Review: Capture or Kill by Tom Marcus, Macmillan Publishers

Erich Mayer

By choosing to write realistically about a contemporary problem Marcus has posed an important ethical question.
Review: Capture or Kill by Tom Marcus, Macmillan Publishers

Tom Marcus' Capture or Kill published by Pan Macmillan Australia.

Tom Marcus has the personal knowledge and experience of someone who has served in the UK's special forces and in MI5. He has the imagination to conceive a gripping and complex plot and the ability to write it well. The result is Capture or Kill – a thrilling story about a suspected terrorist plot and the methods used to try to prevent its execution. Understandably, Capture or Kill has been optioned for a TV series.

The story unfolds mostly through the eyes of Matt Logan who is in large part the novel's narrator. We learn about his love of family and devotion to his work as an undercover agent. Like many whose career requires long absences from family life, Logan is conflicted. Does he do the work he believes is essential to keep his country safe or does he spend the time he wants and needs with his family?

When Logan is selected to join a 'deniable team' to hunt out terrorists he has good reason to give it all he can. He is told that such a team is not 'bound by the usual rules. You decide you need to go as far as you need to counter the threat'. In other words, ignore the bureaucracy, ignore the rules and regulations, kill if necessary. And if you are caught, the powers that be have never heard of you; they would never be involved in any illegal activities even if it means terrorists literally get away with murder.

The team is code-named Blindeye and consists of a rather snotty upper-class team leader, and two women and five men selected for their special skills and experience. The team members get to know and trust each other and work well and efficiently together. A lot of their work involves tracing suspected terrorists and consists of complex surveillance manoeuvres.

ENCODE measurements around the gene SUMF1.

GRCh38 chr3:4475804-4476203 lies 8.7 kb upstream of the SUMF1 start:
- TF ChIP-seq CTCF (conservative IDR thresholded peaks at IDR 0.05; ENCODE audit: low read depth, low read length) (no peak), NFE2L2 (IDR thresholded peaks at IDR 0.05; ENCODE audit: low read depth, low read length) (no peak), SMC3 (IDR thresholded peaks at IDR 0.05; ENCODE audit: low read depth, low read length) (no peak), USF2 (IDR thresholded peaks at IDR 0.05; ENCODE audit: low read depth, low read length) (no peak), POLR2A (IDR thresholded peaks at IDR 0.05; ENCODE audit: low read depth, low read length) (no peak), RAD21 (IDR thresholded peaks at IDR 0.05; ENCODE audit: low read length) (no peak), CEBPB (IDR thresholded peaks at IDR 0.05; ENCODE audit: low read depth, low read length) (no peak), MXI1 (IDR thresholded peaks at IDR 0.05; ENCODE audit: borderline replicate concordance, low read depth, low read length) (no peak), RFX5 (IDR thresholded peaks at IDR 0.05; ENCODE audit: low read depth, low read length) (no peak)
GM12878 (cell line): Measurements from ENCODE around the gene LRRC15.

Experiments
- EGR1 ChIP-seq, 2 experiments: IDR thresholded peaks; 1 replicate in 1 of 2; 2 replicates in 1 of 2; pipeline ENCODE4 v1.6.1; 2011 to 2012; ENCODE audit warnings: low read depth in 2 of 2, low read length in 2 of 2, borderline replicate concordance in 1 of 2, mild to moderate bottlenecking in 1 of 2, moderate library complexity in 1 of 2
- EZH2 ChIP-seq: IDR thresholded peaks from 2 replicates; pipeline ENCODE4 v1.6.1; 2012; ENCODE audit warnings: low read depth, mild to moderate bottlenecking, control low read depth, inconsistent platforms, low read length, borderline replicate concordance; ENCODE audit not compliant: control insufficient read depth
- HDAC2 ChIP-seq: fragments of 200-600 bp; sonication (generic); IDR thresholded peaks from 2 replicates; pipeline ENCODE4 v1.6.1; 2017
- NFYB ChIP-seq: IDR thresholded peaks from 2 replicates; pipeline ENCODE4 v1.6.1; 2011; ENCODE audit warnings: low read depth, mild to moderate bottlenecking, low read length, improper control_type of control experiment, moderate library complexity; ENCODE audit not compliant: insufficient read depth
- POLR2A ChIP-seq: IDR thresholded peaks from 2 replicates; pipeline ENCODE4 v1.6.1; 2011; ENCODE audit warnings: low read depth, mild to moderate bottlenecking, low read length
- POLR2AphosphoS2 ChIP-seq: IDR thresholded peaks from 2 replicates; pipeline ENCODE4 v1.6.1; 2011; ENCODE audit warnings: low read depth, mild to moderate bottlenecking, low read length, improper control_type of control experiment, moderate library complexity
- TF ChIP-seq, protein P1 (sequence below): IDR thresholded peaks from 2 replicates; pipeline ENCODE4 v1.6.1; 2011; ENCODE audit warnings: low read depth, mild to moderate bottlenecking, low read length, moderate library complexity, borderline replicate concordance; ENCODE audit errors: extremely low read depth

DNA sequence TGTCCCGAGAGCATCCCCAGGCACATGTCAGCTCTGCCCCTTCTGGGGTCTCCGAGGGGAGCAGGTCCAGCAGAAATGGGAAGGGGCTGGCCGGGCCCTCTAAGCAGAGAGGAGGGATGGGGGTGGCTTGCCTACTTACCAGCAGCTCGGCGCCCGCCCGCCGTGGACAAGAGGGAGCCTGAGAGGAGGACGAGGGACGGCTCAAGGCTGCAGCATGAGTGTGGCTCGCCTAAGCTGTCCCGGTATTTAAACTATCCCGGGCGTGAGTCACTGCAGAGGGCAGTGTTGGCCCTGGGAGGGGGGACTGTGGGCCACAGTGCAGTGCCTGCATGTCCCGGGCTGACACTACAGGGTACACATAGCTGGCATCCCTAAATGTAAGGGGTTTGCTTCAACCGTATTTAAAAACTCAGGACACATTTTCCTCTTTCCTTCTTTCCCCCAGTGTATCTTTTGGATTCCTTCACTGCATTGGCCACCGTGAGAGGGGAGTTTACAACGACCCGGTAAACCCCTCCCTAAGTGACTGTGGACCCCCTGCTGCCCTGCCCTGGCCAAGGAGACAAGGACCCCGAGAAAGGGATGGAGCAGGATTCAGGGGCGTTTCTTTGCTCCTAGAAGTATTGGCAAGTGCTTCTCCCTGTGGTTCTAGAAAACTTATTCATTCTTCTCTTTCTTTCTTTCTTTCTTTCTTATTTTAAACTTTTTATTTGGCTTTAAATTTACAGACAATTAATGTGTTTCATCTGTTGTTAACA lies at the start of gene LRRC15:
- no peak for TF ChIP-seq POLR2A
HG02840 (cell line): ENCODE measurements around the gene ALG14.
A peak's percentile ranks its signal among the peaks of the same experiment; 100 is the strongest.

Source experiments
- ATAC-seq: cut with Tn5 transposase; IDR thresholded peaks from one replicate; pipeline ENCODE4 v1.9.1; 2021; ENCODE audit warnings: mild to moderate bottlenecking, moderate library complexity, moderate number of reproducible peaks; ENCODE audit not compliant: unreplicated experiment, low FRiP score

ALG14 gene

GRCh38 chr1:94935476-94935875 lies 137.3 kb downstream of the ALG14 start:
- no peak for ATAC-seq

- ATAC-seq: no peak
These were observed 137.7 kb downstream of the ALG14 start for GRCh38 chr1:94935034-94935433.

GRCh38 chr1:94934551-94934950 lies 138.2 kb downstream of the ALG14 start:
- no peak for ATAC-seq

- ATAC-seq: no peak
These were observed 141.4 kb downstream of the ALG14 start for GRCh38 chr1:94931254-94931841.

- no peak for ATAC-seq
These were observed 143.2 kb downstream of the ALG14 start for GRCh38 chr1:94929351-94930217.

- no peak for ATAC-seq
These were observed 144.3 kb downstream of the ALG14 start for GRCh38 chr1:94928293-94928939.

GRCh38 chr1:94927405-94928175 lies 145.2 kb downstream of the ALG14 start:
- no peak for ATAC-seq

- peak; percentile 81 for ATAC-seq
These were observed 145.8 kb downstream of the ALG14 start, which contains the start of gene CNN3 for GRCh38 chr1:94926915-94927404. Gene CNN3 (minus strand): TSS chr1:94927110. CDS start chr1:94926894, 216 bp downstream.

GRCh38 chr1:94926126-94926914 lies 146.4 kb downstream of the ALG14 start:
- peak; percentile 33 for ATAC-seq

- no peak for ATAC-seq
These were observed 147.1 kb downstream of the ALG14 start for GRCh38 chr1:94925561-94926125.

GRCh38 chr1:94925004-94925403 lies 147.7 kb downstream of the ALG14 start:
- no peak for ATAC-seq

One of the team members, Alan Woodburn, is their technical wizard. If something can be done electronically Woodburn can do it. If some computer or network can be hacked, he is the man. His consummate skill is a major factor in the successful operation of Blindeye. For the reader it is a reminder of how important the use, and abuse, of technology has become in warfare of any kind.

Marcus has cleverly decided to let the reader know more than Matt and his colleagues. So a few chapters are devoted to one of the terrorists telling part of the story from his own point of view. Thus the reader begins to understand just how clever, well-trained and well-resourced the terrorists are and how likely it is that they will succeed with what turns out to be a most ingenious plot.

This novel has been written for entertainment and is well worth reading for that alone. However, by choosing to write realistically about a contemporary problem Marcus has posed an important ethical question that bedevils governments of countries under potential attacks from terrorists: can the murder of a few be justified if it prevents the murder of many?

Rating: 4 ½ stars ★★★★☆ 

Capture or Kill 
By Tom Marcus

ISBN: 9781509863587
Format: Trade Paperback
Pub Date: 29/05/2018
Category: Fiction & related items / Espionage & spy thriller
Imprint: Macmillan
Pages: 400
Price: $29.99 

What the stars mean?
  • Five stars: Exceptional, unforgettable, a must see
  • Four and a half stars: Excellent, definitely worth seeing
  • Four stars: Accomplished and engrossing but not the best of its kind
  • Three and a half stars: Good, clever, well made, but not brilliant
  • Three stars: Solid, enjoyable, but unremarkable or flawed
  • Two and half stars: Neither good nor bad, just adequate
  • Two stars: Not without its moments, but ultimately unsuccessful
  • One star: Awful, to be avoided
  • Zero stars: Genuinely dreadful, bad on every level

About the author

Erich Mayer is a retired company director and former organic walnut farmer. He now edits the blog humblecomment.info

Share